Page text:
Tuesday, June 5, 2012

(Pre) Tombstone Tuesday - Welsh Tradition

I am just starting to really sort through the almost 900 photos from our trips to Wales, the UK and Ireland in March and earlier this month.  And this does not include the 500 or so generations-old family photos that hubby brought home to scan, which we returned a few weeks ago. 

I have spoken here in the past about hubby's Welsh heritage, and the Welsh tradition of wearing leeks (for the men) and daffodils (for the ladies) on March 1, the feast of Wales' patron saint, St. David's Day.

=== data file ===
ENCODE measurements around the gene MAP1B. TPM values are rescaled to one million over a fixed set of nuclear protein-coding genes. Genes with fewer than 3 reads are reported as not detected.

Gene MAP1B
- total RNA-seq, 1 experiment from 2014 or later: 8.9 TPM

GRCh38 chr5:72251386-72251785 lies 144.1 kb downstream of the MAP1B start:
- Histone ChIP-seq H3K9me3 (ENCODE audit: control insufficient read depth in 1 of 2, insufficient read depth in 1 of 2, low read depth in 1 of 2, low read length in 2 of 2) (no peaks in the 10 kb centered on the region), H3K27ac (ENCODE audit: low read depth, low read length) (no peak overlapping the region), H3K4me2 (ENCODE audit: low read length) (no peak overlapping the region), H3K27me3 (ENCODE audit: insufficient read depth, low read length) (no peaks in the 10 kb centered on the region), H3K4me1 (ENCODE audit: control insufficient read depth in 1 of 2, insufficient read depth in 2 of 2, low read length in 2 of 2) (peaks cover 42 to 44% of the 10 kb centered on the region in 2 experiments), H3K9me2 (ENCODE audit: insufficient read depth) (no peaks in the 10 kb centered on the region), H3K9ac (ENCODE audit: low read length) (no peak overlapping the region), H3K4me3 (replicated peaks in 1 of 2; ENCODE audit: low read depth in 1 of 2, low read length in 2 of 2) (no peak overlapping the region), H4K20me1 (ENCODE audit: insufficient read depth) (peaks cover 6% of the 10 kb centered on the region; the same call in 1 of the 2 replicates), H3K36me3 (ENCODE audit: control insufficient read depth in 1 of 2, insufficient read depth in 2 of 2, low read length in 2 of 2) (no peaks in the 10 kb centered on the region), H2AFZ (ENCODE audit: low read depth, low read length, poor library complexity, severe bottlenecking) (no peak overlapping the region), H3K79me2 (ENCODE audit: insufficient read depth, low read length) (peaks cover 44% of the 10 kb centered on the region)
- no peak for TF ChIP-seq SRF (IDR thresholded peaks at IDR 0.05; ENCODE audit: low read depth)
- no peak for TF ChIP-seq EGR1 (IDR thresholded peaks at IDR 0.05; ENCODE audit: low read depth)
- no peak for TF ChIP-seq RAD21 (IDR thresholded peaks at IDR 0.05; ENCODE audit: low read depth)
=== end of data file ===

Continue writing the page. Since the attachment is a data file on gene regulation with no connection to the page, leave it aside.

This tradition continues in many forms throughout life, including the final farewell.  We visited the family plots in Aberduar Chapel burial grounds in the village of Llanybydder, Wales, where my father-in-law lived as a child.  His mother's family is from the area and generations are buried in the chapel's churchyard. 

While walking through the grounds, I came across these relatively fresh graves. For me, this was a different treatment of a fresh grave, something I had not seen previously, and I was touched to see the leek and daffodil taking pride of place on this (I can only presume) native Welsh person's site.

Another fresh grave in the churchyard, more modestly decorated.

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